009 Police Procedural – Old
This quarter I discovered DI Gwen Danbury, written by Sue Rodwell, the original series from 1994, An Odd Body. This series was a bit iffy at the start: I didn’t (and still don’t) approve of the too-cheerful, too-flippant classical music used between scenes—it really set the wrong tone. After I got past that, though, I really warmed to this series. Parts of it are undeniably a little twee, but DI Danbury (played by the wonderful Annette Badland) and her mother Joan (played by Gudrun Ure) are fantastic roles, and it is really incredibly refreshing for a larger, middle-aged woman and her sexagenarian mother to be the leads in a series of any kind (even if it’s just on radio). The hint of a romance with Gwen’s subordinate Sergeant Henry Jacobs (the excellently understated John Duttine) was never overpowering. Once the jokes about Gwen being tubby and still living with her mother were got out of the way, we could enjoy some excellent stories with excellent characters. Gwen’s father was a policeman, so her mother is a natural (if sometimes obtrusive) ally in her investigations. The performances from the leads are just fantastic. I did keep forgetting this was 1994 until they kept mentioning WPCs. Having heard all five stories in the first series, I do believe the first mystery was the best, an investigation of a body discovered in the woods, which is eventually traced to a woman who went missing in 1968. The twists and turns in this story were particularly good.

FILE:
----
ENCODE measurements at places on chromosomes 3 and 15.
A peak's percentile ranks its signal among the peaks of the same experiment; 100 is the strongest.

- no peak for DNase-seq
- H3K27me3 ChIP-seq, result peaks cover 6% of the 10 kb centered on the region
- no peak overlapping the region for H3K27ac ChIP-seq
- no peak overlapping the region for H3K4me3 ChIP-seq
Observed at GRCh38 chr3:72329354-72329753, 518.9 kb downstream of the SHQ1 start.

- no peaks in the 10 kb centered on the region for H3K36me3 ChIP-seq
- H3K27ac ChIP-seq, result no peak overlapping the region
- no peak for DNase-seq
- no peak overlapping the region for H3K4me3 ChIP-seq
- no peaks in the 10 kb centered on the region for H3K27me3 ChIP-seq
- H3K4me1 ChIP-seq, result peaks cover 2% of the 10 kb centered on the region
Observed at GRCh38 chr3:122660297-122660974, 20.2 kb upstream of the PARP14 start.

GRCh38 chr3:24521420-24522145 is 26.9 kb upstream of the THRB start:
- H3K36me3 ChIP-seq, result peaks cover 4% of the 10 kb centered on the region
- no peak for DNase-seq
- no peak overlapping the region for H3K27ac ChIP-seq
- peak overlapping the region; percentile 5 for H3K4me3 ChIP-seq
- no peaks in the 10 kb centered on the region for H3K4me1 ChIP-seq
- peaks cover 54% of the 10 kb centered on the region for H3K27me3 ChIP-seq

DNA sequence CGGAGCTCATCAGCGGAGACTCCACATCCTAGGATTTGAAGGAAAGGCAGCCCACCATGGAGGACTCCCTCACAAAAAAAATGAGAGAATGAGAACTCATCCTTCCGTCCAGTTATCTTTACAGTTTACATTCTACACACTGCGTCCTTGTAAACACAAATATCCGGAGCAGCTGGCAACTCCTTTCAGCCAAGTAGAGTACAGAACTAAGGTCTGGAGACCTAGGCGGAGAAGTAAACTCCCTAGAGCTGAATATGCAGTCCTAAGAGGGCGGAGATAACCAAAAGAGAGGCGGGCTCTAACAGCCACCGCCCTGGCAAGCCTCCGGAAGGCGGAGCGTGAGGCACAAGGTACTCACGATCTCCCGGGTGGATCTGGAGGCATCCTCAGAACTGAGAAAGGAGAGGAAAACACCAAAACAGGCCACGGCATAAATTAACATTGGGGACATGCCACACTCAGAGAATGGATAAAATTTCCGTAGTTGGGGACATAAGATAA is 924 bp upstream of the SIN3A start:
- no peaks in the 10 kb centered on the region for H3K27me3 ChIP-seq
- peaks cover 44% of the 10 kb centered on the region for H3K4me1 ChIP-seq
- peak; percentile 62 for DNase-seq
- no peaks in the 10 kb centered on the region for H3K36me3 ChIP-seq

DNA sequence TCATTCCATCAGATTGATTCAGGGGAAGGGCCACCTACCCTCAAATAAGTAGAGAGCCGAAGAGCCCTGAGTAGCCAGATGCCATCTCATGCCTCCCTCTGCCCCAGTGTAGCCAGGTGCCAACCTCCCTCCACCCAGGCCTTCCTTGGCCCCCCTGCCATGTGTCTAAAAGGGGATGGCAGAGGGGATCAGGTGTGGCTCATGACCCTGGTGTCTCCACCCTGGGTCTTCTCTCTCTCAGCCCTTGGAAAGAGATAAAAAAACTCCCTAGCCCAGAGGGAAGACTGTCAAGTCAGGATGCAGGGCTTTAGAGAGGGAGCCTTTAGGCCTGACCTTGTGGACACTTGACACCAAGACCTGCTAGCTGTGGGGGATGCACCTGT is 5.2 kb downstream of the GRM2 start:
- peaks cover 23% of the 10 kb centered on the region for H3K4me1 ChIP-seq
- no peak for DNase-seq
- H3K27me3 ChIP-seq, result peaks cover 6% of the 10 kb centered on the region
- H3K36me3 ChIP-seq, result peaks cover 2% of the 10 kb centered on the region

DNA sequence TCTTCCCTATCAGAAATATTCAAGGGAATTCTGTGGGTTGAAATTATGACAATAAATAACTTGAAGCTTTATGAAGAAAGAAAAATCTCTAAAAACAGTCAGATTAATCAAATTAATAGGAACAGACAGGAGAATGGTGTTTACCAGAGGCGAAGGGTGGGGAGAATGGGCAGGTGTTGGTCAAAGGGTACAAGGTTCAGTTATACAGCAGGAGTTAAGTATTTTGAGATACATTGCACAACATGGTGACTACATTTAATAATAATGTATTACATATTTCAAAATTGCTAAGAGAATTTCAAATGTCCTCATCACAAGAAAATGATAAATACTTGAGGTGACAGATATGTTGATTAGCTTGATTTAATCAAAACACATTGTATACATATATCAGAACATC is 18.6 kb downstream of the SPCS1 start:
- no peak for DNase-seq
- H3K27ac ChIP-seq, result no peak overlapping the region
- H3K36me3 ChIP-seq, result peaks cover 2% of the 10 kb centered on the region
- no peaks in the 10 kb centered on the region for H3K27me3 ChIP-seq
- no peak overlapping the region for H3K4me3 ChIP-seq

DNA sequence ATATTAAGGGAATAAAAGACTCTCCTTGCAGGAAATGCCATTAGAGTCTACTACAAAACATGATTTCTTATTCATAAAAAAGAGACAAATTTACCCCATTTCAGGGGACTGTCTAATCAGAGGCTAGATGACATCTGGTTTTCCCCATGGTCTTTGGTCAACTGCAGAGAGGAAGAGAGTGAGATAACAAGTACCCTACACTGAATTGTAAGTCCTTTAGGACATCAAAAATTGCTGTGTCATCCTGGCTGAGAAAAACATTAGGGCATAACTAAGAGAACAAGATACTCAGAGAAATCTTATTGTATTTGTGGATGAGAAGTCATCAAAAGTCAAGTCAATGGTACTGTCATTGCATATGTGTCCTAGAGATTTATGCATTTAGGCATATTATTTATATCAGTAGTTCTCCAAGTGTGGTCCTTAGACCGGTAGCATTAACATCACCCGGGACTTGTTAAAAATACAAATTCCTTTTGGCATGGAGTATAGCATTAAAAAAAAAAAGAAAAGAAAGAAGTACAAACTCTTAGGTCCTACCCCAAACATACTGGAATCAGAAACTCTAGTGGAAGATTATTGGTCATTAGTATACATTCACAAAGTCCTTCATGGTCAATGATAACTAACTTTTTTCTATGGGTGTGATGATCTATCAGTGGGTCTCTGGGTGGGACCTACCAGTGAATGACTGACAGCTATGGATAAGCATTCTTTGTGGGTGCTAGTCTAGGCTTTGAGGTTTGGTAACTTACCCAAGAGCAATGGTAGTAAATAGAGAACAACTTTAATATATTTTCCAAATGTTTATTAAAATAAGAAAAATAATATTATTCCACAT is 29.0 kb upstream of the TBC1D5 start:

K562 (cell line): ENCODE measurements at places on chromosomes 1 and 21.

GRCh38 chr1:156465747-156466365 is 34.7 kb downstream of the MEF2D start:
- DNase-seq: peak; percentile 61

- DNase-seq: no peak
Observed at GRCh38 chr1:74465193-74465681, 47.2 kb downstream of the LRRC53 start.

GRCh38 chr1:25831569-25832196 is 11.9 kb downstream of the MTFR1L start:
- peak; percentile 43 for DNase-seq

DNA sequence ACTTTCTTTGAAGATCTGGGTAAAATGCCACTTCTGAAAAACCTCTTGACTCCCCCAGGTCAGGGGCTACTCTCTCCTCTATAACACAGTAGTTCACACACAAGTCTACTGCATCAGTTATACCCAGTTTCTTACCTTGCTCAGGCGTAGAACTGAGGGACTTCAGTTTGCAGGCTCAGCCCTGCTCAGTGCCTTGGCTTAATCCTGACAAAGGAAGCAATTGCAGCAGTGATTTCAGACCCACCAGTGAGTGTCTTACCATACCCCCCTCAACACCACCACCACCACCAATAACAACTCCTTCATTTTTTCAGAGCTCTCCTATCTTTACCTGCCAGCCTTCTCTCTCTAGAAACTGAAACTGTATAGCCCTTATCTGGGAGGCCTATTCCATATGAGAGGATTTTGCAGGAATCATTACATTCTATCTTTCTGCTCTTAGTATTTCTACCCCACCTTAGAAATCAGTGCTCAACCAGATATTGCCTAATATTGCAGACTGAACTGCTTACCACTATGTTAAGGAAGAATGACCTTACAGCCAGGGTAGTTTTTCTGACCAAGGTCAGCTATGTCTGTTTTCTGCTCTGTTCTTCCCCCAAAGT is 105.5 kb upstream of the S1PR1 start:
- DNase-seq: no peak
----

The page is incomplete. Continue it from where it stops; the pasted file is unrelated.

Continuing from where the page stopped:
The second story, “A Slim Chance,” was notable for its character building of Gwen and Joan. The third story, “A Sheltered Life,” was an interesting one which somewhat plumbed the darker depths that this series was capable of. A family friend of the Danburys is convinced her elderly father, who was in a home, didn’t commit suicide. While Gwen is wrapped up in work politics—her team is embroiled in a sting to incriminate a local ne’er-do-well whose illegal operations have never been proven, and Sgt Henry Jacobs is framed for beating up someone key to the sting operation—Joan takes it upon herself to go undercover. Gwen is just as steely as her mother in his episode by talking to the local ne’er-do-well into getting Sgt Jacobs off the hook. There’s a dramatic finale to this series in “Hostages”—a man is holding a pregnant housewife hostage, and when Gwen eventually goes in as an exchange hospital, Joan follows her in. It’s a situation that is both uncomfortably comic and very serious, as Joan is as good at talking down the killer as Gwen is—and may have revealed some uncomfortable truths about Gwen’s father in the process (it’s left ambiguous). What’s also ambiguous is how Henry feels about Gwen. Joan wants to play matchmaker, but things are unconfirmed by the end of the episode. An Odd Body was directed by Glyn Dearman.